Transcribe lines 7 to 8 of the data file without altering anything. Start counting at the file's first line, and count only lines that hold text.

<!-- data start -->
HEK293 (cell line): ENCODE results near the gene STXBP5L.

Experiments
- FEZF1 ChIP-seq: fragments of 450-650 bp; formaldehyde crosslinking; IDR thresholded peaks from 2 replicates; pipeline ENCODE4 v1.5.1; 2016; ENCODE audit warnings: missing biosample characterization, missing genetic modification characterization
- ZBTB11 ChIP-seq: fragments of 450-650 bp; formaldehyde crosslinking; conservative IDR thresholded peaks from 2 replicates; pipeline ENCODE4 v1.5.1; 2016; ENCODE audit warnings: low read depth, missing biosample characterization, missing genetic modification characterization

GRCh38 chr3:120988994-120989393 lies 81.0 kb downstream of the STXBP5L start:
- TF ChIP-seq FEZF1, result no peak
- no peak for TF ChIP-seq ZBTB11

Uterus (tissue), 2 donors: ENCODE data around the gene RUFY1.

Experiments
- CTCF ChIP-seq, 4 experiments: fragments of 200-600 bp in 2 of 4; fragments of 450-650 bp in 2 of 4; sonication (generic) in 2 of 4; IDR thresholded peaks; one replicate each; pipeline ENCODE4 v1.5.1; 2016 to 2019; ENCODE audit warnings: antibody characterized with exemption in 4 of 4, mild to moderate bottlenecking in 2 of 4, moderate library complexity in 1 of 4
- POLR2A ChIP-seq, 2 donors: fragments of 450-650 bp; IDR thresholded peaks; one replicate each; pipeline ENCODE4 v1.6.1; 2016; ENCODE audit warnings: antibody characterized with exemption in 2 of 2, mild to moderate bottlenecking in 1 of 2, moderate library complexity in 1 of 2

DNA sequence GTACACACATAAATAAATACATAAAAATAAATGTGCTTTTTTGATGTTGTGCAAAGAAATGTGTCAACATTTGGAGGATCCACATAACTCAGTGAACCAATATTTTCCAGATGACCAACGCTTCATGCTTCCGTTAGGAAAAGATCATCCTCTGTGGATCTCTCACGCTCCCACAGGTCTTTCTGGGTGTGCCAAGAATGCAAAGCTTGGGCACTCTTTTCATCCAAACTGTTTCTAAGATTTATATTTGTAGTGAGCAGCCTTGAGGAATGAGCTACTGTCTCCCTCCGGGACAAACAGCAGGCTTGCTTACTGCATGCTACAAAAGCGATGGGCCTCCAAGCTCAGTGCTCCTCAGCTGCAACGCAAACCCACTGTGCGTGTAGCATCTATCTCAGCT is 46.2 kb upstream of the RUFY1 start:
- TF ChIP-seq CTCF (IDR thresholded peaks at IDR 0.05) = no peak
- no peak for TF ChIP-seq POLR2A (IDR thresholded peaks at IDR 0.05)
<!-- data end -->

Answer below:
- no peak for TF ChIP-seq ZBTB11

Uterus (tissue), 2 donors: ENCODE data around the gene RUFY1.